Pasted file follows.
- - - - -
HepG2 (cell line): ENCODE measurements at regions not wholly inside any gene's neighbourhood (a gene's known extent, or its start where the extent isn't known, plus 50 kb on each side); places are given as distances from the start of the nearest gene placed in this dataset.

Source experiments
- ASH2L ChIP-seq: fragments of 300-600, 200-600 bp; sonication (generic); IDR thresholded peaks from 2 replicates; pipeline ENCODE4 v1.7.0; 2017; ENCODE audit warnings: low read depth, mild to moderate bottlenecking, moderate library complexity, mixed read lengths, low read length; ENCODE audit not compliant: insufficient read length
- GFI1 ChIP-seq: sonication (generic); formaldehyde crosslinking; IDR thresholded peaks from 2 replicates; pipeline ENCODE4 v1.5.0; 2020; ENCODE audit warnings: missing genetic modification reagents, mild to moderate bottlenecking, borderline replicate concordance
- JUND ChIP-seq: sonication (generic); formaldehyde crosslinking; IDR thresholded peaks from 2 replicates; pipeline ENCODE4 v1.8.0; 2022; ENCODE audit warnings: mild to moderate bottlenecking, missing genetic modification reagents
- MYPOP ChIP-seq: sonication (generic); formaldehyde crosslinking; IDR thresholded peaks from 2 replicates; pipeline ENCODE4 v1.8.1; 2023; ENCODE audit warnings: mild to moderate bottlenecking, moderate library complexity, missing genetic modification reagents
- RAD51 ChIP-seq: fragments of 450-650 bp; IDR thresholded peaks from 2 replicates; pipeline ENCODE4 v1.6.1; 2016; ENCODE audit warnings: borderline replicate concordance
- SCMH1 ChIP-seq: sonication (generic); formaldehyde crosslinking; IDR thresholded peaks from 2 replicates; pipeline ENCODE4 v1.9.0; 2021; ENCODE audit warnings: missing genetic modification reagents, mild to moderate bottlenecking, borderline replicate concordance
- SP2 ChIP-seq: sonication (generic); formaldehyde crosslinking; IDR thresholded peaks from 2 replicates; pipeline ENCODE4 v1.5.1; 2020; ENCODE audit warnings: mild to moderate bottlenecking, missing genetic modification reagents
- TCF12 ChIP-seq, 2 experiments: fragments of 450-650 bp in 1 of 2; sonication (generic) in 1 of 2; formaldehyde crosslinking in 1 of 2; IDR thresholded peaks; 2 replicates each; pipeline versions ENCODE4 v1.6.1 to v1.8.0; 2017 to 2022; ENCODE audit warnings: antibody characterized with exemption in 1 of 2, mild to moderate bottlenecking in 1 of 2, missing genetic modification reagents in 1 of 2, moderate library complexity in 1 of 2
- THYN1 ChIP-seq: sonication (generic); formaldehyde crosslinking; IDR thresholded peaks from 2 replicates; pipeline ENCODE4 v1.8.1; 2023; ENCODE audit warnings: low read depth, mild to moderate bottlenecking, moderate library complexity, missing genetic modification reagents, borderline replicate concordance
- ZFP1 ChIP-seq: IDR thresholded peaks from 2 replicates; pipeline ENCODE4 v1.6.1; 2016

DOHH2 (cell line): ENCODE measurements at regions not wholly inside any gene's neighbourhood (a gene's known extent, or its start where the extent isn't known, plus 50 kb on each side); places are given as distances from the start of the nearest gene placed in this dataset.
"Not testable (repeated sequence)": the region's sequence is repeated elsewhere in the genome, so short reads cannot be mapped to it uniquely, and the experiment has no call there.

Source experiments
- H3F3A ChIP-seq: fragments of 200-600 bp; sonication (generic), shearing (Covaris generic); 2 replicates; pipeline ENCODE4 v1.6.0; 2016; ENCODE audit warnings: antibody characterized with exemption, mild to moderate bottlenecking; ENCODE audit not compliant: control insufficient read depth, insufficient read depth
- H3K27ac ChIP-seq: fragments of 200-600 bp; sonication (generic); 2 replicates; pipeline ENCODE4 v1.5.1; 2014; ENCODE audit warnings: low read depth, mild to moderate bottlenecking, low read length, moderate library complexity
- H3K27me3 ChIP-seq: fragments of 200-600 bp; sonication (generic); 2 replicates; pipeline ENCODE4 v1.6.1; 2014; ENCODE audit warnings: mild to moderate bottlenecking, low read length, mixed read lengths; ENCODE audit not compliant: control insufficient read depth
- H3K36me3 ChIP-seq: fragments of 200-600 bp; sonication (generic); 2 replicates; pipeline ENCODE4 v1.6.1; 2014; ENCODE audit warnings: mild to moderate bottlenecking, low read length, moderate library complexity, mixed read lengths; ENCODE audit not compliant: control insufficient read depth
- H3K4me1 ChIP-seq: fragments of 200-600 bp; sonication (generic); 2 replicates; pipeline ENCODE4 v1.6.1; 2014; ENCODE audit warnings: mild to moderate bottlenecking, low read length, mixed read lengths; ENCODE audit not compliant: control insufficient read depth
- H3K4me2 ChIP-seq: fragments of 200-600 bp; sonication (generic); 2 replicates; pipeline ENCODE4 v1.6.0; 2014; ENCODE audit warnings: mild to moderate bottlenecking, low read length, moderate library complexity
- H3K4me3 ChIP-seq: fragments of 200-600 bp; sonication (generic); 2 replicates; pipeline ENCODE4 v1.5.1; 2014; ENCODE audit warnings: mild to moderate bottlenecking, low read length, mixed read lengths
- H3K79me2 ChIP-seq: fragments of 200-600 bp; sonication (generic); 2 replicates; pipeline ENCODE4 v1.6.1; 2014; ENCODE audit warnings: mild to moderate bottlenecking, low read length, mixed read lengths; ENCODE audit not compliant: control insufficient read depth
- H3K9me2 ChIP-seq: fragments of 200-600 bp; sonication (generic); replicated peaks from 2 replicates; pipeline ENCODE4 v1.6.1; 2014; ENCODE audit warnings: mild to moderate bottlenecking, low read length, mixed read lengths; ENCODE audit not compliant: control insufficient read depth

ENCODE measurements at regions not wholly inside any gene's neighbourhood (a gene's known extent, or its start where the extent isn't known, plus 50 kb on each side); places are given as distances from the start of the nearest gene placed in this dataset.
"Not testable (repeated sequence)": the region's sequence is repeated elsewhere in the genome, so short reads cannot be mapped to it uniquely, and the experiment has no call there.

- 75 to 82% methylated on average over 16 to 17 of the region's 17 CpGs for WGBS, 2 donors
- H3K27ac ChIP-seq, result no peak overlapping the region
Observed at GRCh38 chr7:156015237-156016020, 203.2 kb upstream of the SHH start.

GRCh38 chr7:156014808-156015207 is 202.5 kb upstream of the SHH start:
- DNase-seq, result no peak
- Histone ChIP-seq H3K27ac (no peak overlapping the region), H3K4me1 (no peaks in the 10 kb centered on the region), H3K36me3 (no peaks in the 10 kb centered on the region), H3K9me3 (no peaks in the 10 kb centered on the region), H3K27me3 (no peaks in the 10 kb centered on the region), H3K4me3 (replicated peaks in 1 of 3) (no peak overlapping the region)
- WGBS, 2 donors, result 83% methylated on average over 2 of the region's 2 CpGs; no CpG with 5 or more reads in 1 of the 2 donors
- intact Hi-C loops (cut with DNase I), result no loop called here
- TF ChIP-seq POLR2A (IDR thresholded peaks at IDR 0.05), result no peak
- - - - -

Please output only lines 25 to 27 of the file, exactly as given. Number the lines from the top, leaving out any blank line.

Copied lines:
ENCODE measurements at regions not wholly inside any gene's neighbourhood (a gene's known extent, or its start where the extent isn't known, plus 50 kb on each side); places are given as distances from the start of the nearest gene placed in this dataset.
"Not testable (repeated sequence)": the region's sequence is repeated elsewhere in the genome, so short reads cannot be mapped to it uniquely, and the experiment has no call there.

- 75 to 82% methylated on average over 16 to 17 of the region's 17 CpGs for WGBS, 2 donors